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Cancer / Oncology

This category contains 29 posts

Are dogs better at detecting cancer ‘than advanced technology?’

In a new study, beagles were able to detect the presence of cancer with extremely high accuracy. Could their ‘sniff skills’ lead to novel screening tests?

Why don’t whales develop cancer, and why should we care?

Whales have a minimal risk of developing cancer, despite factors that may lead us to think otherwise. Why is this, and how can this knowledge help us?

A new wearable device may detect cancer with more precision

Researchers are developing and testing a wearable device that can detect the presence of cancer cells in the bloodstream with greater accuracy.

Can dogs detect cancer?

Dogs have an incredibly sensitive sense of smell. They are able to detect various types of cancer through odor signatures in a person’s breath, urine, and skin. Here, we look at how dogs can detect cancer, the types of cancer they can smell, and how medical professionals can use dogs in cancer research and diagnostics.

Cancer research: Zombie genes and elephants

Elephants are affected by cancer much less frequently than humans. By unraveling their DNA, researchers gain new insight into anticancer mechanisms.

Immunotherapy trial cures Tasmanian devils of DFTD

An international study involving multiple institutions over six years has shown that immunotherapy can cure Tasmanian devils of the deadly devil facial tumour disease (DFTD).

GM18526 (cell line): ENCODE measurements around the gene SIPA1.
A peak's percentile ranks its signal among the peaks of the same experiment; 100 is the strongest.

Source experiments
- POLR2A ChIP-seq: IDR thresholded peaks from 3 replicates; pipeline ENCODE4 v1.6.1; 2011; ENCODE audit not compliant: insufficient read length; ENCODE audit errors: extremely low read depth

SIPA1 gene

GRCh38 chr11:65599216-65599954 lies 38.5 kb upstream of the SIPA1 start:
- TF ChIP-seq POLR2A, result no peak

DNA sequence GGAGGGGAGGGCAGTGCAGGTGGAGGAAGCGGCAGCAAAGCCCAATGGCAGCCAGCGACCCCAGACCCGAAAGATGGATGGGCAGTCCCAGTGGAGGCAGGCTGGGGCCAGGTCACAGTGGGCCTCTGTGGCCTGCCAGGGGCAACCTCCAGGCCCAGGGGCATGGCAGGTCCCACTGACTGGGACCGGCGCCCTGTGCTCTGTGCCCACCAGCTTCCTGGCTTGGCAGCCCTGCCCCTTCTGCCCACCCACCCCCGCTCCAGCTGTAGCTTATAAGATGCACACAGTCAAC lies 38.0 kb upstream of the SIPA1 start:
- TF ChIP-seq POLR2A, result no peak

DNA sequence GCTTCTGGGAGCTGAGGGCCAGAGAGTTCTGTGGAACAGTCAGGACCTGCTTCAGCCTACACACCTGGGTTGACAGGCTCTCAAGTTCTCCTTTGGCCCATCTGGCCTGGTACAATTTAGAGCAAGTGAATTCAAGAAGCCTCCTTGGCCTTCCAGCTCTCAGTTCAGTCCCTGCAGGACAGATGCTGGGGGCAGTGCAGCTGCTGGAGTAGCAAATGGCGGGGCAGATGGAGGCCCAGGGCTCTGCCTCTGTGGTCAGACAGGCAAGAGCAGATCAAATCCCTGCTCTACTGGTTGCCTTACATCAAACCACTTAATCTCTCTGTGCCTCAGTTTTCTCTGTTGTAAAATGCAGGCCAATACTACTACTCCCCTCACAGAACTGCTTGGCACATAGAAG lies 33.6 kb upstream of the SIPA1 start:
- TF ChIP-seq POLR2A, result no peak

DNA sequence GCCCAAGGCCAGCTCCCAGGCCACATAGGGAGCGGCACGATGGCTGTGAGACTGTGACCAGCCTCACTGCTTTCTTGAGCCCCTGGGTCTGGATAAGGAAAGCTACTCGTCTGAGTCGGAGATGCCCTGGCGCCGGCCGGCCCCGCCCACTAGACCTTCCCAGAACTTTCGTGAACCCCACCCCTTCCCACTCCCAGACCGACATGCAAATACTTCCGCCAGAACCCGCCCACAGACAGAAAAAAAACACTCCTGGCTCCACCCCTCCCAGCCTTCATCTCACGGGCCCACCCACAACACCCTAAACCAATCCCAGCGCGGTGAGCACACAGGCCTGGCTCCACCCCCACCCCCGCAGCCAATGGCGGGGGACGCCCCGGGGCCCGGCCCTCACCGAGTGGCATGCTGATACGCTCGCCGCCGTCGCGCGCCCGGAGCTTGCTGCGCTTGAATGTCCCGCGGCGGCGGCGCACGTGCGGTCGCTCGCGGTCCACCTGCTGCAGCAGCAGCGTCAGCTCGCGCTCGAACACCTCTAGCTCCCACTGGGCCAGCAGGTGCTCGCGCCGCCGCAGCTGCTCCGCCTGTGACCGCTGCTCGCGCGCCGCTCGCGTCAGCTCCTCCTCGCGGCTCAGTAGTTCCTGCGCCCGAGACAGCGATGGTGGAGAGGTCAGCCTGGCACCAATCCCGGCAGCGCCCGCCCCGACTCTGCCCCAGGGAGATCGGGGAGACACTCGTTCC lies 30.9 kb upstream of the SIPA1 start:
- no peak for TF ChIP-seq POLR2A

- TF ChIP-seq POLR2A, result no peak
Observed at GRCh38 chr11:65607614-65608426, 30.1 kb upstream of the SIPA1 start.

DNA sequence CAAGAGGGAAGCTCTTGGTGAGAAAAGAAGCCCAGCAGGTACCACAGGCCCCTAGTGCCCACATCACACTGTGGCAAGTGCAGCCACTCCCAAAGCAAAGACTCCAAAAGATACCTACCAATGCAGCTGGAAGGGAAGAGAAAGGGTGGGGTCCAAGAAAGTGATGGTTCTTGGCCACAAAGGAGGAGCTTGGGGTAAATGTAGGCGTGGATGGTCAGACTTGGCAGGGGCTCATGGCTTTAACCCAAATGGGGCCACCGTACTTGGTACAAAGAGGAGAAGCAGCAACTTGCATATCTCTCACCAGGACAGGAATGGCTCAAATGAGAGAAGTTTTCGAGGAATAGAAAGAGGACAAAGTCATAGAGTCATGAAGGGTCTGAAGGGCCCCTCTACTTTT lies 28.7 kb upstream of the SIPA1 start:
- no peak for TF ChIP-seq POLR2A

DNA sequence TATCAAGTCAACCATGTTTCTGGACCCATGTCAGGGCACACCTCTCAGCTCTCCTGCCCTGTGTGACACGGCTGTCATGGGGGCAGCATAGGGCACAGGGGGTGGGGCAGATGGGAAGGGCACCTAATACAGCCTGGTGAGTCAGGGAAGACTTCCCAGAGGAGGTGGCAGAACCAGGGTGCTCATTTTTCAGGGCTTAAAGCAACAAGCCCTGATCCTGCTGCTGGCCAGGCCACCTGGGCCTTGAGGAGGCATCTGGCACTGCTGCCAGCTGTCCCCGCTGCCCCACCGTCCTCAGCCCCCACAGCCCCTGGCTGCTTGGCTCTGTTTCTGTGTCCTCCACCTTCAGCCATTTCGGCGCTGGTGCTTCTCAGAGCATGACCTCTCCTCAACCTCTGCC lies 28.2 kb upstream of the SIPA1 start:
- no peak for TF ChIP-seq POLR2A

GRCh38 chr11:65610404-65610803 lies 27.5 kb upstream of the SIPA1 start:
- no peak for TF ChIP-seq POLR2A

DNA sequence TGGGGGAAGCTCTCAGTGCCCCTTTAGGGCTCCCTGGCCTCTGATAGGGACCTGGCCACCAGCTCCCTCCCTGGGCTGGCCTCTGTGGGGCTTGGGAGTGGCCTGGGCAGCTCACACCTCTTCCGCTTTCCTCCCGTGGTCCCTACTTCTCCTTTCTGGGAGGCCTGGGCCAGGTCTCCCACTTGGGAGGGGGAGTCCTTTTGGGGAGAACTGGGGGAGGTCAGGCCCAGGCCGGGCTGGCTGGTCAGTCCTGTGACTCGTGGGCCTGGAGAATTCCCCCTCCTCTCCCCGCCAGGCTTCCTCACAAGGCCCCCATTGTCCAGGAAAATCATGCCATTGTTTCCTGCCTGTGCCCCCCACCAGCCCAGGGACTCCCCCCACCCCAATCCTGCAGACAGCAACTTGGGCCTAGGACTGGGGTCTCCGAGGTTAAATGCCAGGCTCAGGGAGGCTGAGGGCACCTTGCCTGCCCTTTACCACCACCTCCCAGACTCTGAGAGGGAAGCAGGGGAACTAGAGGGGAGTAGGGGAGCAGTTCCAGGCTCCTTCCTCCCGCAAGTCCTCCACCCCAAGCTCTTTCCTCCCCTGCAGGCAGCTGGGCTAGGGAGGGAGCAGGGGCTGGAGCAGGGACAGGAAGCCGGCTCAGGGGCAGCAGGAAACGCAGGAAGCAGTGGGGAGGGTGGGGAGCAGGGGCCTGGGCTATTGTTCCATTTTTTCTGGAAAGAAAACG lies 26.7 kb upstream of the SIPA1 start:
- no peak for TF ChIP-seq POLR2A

Immunotherapy trial cures Tasmanian devils of DFTD

An international study involving multiple institutions over six years has shown that immunotherapy can cure Tasmanian devils of the deadly devil facial tumour disease (DFTD).

Tasmanian devils evolve to resist deadly cancer

Study could direct future research on cancer remission, recurrence.Tasmanian devils are evolving in response to a highly lethal and contagious form of cancer, a Washington State University…

New mechanism activates the immune system against tumor cells

The body’s defences detect and eliminate not only pathogens but also tumour cells.

Dog genes give insight into human brain tumors

Dogs share more than just our homes – they also share similar cancers and genetics. Research into gliomas recently received a helping hand from our four-legged friends.

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